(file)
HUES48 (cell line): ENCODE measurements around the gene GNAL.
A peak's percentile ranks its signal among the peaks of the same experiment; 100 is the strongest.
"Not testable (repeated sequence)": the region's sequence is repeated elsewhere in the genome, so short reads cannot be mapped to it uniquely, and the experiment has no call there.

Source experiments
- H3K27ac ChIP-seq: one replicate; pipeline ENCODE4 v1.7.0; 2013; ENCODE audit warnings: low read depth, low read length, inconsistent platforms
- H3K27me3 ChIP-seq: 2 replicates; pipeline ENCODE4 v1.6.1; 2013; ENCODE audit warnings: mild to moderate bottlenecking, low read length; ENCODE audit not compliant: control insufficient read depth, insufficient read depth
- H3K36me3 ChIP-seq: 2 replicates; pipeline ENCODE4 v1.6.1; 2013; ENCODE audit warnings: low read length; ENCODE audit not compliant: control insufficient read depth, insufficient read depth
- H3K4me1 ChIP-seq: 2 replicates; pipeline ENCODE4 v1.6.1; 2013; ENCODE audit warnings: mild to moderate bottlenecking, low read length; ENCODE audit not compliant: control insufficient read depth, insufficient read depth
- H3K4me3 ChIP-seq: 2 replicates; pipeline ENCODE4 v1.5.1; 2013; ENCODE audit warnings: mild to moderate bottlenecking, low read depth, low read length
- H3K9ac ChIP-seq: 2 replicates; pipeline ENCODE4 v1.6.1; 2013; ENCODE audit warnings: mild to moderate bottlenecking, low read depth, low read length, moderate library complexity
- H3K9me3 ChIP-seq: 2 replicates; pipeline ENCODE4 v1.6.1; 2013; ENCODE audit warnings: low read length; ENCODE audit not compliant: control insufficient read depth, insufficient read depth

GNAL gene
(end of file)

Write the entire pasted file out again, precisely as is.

HUES48 (cell line): ENCODE measurements around the gene GNAL.
A peak's percentile ranks its signal among the peaks of the same experiment; 100 is the strongest.
"Not testable (repeated sequence)": the region's sequence is repeated elsewhere in the genome, so short reads cannot be mapped to it uniquely, and the experiment has no call there.

Source experiments
- H3K27ac ChIP-seq: one replicate; pipeline ENCODE4 v1.7.0; 2013; ENCODE audit warnings: low read depth, low read length, inconsistent platforms
- H3K27me3 ChIP-seq: 2 replicates; pipeline ENCODE4 v1.6.1; 2013; ENCODE audit warnings: mild to moderate bottlenecking, low read length; ENCODE audit not compliant: control insufficient read depth, insufficient read depth
- H3K36me3 ChIP-seq: 2 replicates; pipeline ENCODE4 v1.6.1; 2013; ENCODE audit warnings: low read length; ENCODE audit not compliant: control insufficient read depth, insufficient read depth
- H3K4me1 ChIP-seq: 2 replicates; pipeline ENCODE4 v1.6.1; 2013; ENCODE audit warnings: mild to moderate bottlenecking, low read length; ENCODE audit not compliant: control insufficient read depth, insufficient read depth
- H3K4me3 ChIP-seq: 2 replicates; pipeline ENCODE4 v1.5.1; 2013; ENCODE audit warnings: mild to moderate bottlenecking, low read depth, low read length
- H3K9ac ChIP-seq: 2 replicates; pipeline ENCODE4 v1.6.1; 2013; ENCODE audit warnings: mild to moderate bottlenecking, low read depth, low read length, moderate library complexity
- H3K9me3 ChIP-seq: 2 replicates; pipeline ENCODE4 v1.6.1; 2013; ENCODE audit warnings: low read length; ENCODE audit not compliant: control insufficient read depth, insufficient read depth

GNAL gene